Seeing through the attachment to pleasant and the aversion to unpleasant is a serious undertaking, but it works. You can still enjoy pleasure without being attached to it, making it even more fulfilling, and while the unpleasant is still painful, without resistance to it there is no added stress or suffering. This is a counterintuitive and revolutionary insight, and one of the reasons Mindfulness Meditation works.
5. A Better Life
The goal of our practice is not to be a great meditator, the goal is to have a better life. The path doesn't end with a better life, the path is a better life. Year to year, things get better. We become more relaxed, less reactive, more loving and accepting, less driven, more present, softer yet stronger, and overall less stressed.
6. Spiritual Awakening
What we most deeply yearn for, even though the self that wants it is not going to get it, is awakening. No one wakes up, no one realizes anything; we wake up out of that self, into our true nature, non-separation, not-self, no-self, or whatever you want to call it. Words fail here. Even though this is nothing like anything expected, it is worth whatever it takes.
Ingredients for Strong Progress and Growth:
1. A Daily Meditation Practice
Regular practice is essential for learning Mindfulness and bringing it into our daily lives. How long? More is better, but some is far better than none. Even 5 minutes of meditation is infinitely greater than no meditation at all, so if you don't have time for 20 or 30 minutes, sitting for even a few minutes can help to establish and maintain a regular daily practice, which you can then expand later.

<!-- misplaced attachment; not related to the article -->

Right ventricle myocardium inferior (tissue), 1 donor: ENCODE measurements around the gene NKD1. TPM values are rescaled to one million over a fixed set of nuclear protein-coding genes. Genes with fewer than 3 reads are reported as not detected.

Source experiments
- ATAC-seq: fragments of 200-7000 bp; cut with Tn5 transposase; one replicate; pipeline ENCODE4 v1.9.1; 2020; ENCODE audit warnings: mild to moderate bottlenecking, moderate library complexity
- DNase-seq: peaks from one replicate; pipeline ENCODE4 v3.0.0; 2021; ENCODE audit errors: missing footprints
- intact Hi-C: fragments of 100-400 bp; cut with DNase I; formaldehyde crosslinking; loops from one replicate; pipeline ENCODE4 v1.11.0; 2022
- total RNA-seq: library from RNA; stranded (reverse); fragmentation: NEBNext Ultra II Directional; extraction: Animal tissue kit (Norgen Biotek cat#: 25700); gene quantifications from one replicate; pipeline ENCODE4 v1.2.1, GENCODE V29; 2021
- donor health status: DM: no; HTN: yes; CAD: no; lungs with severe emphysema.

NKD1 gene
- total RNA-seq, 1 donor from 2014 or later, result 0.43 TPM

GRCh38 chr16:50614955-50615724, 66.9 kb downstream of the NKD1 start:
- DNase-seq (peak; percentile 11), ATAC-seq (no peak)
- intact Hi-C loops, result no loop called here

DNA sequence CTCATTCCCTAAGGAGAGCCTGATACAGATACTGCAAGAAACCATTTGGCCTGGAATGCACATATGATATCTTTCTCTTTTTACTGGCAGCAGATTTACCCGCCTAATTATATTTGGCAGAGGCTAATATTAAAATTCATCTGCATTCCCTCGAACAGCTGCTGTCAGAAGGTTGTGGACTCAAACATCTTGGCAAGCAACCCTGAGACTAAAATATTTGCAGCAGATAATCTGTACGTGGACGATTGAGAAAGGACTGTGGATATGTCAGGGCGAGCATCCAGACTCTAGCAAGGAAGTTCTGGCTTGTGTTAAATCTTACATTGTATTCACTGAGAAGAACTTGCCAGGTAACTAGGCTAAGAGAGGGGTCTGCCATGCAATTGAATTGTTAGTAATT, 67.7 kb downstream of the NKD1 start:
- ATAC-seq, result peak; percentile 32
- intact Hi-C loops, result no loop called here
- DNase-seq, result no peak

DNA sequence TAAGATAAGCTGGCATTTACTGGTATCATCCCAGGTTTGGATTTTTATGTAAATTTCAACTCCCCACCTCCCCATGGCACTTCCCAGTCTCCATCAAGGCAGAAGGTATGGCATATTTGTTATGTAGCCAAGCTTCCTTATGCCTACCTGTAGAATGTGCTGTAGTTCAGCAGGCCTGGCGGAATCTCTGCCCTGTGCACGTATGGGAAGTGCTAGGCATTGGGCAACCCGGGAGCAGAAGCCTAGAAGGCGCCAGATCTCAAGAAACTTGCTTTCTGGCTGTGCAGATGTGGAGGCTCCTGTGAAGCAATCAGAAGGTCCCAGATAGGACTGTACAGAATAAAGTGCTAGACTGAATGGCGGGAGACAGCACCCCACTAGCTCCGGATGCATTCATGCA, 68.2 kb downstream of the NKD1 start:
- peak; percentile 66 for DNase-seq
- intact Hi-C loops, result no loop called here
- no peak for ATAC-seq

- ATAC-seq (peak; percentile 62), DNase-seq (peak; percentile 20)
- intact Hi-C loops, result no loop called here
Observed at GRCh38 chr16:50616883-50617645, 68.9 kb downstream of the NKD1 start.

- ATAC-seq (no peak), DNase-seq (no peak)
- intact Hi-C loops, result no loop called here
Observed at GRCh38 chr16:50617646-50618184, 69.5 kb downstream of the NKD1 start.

While meditating, we need to concentrate on our effort, but not judge the results. Results are up to nature (or God if you prefer). Try to not judge your practice, and to not believe those judgements (they are false) when they arise, but to simply do sincere, patient work. While effort for all of us includes the more masculine aspects such as using will power and dedication to stay with regular practice; effort also includes the feminine aspects of acceptance, surrender, and loving what is, right now. When effort is appropriate and free of judgment, it feels intuitively good.
2. Retreat Practice
There are important things you can only get from silent retreats. Gaining deeper concentration, purifying resistance, and experiencing insight are much more likely while on retreat. Try for at least 7 days a year if you can; the more the better. You can do retreats in day-longs, weekends, a week: whatever combination works.
3. Regular Contact with a Teacher
In learning a new skill, the value of an experienced teacher or coach is paramount, and that goes for meditation and the Dharma. A good teacher who knows you and your practice and is available to check in with periodically is invaluable, and can help you stay motivated and on track, while focusing your efforts and avoiding obstacles.
4. Sangha (Community)
Sangha, the third jewel, tends to be underdeveloped in the west. Sangha used to be a monastery, but nowadays Insight practice is often done at home alone, or on retreat with people we don't know. Learning how to create meaningful Sangha that supports all levels of practice in our lives is an ongoing challenge. Sitting groups, dedicated groups, classes and local retreats can all contribute to Sangha.
5. Ethical Conduct
Working to live and act more ethically and less harmfully is extremely important, because we actually become what we think, say and do. We need to learn to use our thoughts, words and actions to heal and grow our minds and hearts. Non-harming, generosity, gratitude, forgiveness, lovingkindness and compassion are all important parts of this path, and all can be developed and increased with deliberate practice.
Benefits of Meditation and Dharma Practice